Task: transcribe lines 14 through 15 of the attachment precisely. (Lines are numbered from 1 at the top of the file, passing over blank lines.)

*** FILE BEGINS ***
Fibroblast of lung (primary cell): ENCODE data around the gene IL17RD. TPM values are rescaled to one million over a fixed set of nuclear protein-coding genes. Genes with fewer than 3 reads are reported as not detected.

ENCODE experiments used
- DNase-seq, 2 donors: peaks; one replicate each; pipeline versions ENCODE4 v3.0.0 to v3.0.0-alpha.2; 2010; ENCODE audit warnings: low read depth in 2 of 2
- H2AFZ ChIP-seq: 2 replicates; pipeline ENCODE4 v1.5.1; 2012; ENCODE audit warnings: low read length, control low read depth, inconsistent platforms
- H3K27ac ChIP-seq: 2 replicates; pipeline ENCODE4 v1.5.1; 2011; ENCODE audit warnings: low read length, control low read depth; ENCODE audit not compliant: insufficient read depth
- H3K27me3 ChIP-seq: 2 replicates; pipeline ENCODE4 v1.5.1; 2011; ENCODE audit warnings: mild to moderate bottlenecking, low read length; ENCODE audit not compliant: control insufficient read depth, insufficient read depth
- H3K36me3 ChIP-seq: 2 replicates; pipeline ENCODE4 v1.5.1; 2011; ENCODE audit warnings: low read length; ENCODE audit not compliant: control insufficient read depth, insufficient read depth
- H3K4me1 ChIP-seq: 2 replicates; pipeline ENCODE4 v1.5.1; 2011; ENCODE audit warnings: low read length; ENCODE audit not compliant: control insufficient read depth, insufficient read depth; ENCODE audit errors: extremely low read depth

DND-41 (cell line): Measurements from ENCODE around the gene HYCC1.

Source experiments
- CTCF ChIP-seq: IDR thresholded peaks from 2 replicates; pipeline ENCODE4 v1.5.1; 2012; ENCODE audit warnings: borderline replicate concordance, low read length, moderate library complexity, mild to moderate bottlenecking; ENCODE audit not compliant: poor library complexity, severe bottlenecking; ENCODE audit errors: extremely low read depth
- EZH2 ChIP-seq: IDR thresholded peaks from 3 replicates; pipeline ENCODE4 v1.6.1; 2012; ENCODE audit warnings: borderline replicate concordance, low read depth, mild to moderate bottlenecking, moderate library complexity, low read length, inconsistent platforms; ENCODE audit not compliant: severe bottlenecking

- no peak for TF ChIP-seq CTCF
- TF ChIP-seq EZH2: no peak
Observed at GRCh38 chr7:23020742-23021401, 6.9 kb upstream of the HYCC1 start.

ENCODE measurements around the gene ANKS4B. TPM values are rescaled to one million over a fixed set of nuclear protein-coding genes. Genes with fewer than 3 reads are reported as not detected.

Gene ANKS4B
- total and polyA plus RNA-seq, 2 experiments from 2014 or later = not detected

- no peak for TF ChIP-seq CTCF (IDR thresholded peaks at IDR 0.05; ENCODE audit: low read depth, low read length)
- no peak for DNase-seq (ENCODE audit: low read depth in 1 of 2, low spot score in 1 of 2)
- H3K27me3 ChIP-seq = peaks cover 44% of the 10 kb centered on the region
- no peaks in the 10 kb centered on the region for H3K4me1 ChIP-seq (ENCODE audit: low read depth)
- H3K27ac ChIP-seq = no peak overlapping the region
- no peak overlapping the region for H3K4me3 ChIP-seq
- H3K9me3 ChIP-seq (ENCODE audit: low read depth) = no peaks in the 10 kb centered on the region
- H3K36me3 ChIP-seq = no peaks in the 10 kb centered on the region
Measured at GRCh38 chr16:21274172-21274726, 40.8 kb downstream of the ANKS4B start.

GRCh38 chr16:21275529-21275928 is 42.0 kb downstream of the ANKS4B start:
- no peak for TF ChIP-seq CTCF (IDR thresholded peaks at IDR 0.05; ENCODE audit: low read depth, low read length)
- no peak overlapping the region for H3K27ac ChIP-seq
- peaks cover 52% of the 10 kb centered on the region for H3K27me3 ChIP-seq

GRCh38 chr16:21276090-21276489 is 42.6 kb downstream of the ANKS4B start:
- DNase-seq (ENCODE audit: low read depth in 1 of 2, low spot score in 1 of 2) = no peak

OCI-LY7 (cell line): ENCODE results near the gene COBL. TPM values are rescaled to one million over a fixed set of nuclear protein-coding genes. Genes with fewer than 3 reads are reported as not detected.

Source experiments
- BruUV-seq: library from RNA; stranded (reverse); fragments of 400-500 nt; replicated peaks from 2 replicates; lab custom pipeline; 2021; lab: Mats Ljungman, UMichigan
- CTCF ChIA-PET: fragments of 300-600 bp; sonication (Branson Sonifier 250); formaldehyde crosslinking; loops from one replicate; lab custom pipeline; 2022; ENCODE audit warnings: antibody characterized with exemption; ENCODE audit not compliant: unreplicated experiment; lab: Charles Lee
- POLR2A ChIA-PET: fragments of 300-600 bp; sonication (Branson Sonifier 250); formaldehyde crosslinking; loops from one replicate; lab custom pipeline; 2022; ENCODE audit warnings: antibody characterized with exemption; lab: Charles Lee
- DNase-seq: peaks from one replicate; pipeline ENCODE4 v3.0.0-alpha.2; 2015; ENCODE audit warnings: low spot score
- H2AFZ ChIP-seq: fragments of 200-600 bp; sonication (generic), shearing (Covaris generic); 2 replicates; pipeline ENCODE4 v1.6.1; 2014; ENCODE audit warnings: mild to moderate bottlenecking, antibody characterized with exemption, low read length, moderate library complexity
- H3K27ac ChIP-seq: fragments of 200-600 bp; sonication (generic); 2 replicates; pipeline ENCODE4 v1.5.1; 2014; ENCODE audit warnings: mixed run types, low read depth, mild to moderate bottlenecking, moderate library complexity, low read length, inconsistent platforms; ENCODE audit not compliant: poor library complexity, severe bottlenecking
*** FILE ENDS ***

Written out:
- TF ChIP-seq EZH2: no peak
Observed at GRCh38 chr7:23020742-23021401, 6.9 kb upstream of the HYCC1 start.